Imagine you have 2 HMOs with 5 tenants in each. All on housing benefit. The council can claim back 12 month’s rent on 10 people. Even if those original 10 tenants leave, any new tenants will not be paid out by HB because they will be clawing back 12 month’s rent on the previous tenants, because the sanction applies to the property, not the individual claimant.

The matter is actually dealt with by the Residential Property Tribunal on the same evidential basis as a criminal action, but if the paperwork is all in order there doesn’t have to actually be a hearing, everything goes through as an administrative process.

A couple of years back Liverpool City Council went a step further than an RRO and claimed back £23,000 against a general pay out of £39,000 under the Proceeds of Crime Act where a landlord continued to take housing benefit after a prohibition order was lodged.

This is serious stuff folks.

The government and Shelter are leaning heavily on local authorities to crack the whip. I don’t actually think this is the best way forward but it is what it is.

It doesn’t do any good to complain that the law is all slanted towards tenants, it doesn’t do any good to claim it isn’t fair, as I said above, it is what it is.

How do you avoid it?

License your HMO. It’s going to be cheaper in the long run than playing cat and mouse with the council. If you build a relationship with your council’s licensing officers they are less likely to go down this route.

Ask them how they can help you, take them for a pint, build a relationship with the people that can help you. Trust me, speaking as a prosecuting officer for a local authority the last thing I want is to do loads of paperwork. I like most of my landlords, I want to help, not whack you.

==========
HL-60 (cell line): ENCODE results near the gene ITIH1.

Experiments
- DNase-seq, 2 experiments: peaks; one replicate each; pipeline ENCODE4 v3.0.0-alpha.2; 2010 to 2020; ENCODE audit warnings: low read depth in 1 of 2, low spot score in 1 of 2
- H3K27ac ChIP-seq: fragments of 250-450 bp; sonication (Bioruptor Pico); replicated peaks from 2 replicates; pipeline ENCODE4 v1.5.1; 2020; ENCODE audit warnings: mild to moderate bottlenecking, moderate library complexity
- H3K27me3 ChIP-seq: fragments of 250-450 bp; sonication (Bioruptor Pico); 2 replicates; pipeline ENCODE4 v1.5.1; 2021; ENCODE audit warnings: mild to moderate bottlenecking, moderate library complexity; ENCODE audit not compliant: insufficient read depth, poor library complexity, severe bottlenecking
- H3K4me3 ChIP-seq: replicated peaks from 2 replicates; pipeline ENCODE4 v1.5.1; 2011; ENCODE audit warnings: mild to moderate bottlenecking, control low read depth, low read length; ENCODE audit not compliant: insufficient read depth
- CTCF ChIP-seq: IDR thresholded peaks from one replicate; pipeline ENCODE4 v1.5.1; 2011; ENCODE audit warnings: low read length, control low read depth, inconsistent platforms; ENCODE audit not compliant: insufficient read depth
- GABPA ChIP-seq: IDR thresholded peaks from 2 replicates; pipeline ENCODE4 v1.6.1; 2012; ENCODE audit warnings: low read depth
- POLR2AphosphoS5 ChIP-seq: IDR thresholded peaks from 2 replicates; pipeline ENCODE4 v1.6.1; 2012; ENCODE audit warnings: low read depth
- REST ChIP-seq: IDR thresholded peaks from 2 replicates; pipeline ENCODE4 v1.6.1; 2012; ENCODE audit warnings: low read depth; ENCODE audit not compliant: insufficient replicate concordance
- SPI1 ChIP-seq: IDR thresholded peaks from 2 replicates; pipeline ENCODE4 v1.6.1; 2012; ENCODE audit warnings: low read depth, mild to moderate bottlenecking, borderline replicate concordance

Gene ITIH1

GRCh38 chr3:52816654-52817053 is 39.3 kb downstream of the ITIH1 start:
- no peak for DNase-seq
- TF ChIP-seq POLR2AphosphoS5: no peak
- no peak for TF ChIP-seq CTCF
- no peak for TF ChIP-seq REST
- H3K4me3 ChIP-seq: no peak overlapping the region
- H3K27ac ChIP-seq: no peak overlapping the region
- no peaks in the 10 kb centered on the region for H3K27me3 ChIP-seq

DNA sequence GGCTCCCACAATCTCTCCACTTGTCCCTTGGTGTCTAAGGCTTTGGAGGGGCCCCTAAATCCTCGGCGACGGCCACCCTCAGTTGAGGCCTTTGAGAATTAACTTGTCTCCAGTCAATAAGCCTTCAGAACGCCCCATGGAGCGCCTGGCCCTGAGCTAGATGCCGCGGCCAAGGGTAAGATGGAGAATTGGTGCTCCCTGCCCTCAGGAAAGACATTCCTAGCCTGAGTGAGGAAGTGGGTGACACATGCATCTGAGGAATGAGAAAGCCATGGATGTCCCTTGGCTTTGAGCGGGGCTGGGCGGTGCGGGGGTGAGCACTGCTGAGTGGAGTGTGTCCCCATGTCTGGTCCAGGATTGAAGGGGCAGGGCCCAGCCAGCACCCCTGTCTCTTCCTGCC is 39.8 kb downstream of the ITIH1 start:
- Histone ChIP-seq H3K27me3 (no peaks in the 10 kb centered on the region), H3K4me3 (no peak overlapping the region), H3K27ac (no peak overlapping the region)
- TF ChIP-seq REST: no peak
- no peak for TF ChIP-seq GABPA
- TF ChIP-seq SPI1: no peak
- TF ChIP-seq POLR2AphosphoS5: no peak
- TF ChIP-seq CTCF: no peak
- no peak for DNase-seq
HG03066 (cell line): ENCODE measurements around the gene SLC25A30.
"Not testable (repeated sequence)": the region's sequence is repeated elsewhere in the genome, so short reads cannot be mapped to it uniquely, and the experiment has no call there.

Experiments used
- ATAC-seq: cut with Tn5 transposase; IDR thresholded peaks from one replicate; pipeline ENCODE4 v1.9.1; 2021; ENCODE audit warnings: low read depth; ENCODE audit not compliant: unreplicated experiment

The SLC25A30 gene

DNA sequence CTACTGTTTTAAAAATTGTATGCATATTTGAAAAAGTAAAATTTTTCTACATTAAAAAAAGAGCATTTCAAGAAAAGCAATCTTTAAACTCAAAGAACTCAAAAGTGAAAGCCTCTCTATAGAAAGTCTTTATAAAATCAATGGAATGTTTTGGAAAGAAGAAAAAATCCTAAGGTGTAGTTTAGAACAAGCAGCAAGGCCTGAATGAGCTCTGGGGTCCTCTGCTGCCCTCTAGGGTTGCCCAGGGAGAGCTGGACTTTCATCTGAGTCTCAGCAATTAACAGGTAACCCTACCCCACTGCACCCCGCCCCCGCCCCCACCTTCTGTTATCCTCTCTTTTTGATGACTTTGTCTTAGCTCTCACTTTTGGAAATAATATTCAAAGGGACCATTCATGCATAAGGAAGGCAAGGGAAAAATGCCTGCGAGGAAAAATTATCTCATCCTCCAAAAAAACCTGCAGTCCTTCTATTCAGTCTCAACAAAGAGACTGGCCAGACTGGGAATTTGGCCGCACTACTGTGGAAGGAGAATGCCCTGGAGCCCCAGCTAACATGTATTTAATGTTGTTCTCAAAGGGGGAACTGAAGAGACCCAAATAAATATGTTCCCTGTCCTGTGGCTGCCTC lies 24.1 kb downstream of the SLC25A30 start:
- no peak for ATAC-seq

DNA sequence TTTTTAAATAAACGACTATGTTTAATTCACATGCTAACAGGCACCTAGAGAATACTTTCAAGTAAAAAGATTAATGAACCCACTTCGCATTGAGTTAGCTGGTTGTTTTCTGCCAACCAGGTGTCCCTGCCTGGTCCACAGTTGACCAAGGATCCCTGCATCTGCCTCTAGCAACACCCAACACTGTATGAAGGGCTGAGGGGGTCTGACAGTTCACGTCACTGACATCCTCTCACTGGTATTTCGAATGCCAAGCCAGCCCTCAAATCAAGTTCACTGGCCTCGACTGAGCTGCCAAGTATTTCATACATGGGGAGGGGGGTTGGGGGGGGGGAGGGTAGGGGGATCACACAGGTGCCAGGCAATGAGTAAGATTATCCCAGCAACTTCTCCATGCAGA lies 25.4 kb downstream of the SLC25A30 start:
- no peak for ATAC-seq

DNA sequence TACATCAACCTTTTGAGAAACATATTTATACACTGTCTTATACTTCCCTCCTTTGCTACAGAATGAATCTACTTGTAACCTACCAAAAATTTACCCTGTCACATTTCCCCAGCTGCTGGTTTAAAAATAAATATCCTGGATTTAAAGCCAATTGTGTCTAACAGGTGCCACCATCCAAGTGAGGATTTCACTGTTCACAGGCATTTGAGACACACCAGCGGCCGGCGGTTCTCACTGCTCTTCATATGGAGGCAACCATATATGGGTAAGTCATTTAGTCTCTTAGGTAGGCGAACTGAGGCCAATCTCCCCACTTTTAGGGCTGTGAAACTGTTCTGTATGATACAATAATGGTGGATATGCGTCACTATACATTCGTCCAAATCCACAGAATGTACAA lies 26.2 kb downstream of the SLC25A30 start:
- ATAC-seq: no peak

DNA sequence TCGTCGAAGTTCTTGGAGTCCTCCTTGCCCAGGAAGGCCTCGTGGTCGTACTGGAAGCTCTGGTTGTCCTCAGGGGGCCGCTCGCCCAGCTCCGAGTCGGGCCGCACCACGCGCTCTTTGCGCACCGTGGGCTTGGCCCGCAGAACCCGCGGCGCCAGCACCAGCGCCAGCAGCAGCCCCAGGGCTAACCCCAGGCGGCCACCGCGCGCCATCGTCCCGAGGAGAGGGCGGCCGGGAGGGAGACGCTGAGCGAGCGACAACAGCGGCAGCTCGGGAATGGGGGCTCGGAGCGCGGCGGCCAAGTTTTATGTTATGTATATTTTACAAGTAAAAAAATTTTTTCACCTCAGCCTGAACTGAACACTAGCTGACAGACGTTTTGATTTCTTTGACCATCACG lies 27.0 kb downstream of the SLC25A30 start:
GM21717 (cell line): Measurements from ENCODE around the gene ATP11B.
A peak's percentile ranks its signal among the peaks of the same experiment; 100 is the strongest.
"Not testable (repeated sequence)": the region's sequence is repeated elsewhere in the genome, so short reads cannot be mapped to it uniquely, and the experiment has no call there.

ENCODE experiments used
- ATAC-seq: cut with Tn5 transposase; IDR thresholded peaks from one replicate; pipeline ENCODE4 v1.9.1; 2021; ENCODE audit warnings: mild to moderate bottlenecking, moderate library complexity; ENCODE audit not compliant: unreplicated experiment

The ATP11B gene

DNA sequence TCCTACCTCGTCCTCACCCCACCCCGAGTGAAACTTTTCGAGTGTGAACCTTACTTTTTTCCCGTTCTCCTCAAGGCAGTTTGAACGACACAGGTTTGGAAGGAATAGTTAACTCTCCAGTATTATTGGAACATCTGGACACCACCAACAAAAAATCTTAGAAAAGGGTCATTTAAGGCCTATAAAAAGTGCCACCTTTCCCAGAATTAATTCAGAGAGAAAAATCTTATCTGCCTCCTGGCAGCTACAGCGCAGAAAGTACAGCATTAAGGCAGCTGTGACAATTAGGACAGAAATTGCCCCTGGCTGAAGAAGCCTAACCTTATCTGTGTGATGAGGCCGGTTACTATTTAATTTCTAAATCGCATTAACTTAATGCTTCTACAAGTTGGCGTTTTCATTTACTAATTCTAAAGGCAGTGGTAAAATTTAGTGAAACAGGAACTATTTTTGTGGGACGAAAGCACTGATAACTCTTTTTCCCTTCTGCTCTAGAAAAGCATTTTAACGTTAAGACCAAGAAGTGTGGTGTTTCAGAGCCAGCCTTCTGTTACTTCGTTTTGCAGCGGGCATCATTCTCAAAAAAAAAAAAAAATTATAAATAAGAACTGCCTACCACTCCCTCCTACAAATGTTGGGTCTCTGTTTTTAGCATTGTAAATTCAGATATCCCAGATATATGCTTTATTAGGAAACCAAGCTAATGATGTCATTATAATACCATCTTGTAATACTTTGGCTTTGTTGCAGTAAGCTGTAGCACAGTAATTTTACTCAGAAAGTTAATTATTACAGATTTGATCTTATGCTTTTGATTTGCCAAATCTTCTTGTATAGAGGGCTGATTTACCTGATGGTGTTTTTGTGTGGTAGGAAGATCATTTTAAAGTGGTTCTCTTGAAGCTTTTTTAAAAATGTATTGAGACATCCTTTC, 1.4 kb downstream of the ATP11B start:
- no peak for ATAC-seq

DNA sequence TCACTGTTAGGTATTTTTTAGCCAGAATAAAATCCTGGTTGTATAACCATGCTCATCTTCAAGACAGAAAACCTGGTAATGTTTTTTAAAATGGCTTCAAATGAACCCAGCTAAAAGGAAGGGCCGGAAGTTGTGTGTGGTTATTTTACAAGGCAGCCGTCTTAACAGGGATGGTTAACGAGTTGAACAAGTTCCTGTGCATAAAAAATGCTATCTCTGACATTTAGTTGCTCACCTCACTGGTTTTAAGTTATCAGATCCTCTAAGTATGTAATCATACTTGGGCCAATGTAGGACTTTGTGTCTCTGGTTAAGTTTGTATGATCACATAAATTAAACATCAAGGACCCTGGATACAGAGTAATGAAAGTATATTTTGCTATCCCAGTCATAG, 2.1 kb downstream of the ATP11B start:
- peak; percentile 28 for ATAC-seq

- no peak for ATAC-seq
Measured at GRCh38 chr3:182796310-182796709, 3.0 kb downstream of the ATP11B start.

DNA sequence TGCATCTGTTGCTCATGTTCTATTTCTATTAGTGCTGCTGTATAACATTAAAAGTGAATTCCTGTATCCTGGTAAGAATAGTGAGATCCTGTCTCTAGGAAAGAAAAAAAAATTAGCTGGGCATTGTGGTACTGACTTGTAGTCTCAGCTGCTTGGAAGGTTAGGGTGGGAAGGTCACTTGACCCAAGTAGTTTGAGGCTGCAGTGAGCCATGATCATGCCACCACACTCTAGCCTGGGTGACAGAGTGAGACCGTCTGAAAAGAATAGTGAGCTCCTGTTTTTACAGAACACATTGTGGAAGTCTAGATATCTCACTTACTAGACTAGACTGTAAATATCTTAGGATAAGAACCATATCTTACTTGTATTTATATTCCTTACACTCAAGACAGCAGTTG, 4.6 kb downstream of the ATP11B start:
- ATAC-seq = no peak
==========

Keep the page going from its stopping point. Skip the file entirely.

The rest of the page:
Build links not barriers.



Comments

11:49 AM, 20th October 2011
About 9 years ago

I have 5 tenants in a two story building, The council are fully aware that I am operating and have classified it as a HMO but not asked it to be licensed. The word AND links the 5 or more with the three story building. If Ben Reeve-Lewis is right then is should be worded OR. Can someone explain?

12:22 PM, 20th October 2011
About 9 years ago

Hello everyone, If the property is HMO does it mean it always needs fire alarm panel instead of interlinked mains smoke alarms? Who decides on that? In the Hmo house the emergency lighting is always compulsory in comunal areas? Thank you to anyone who would clarify these questions please. Thank you.

Jack Phillips

13:07 PM, 20th October 2011
About 9 years ago

I've looked around the direct.gov.uk site and found the page Ben may be alluding to here

What is an HMO?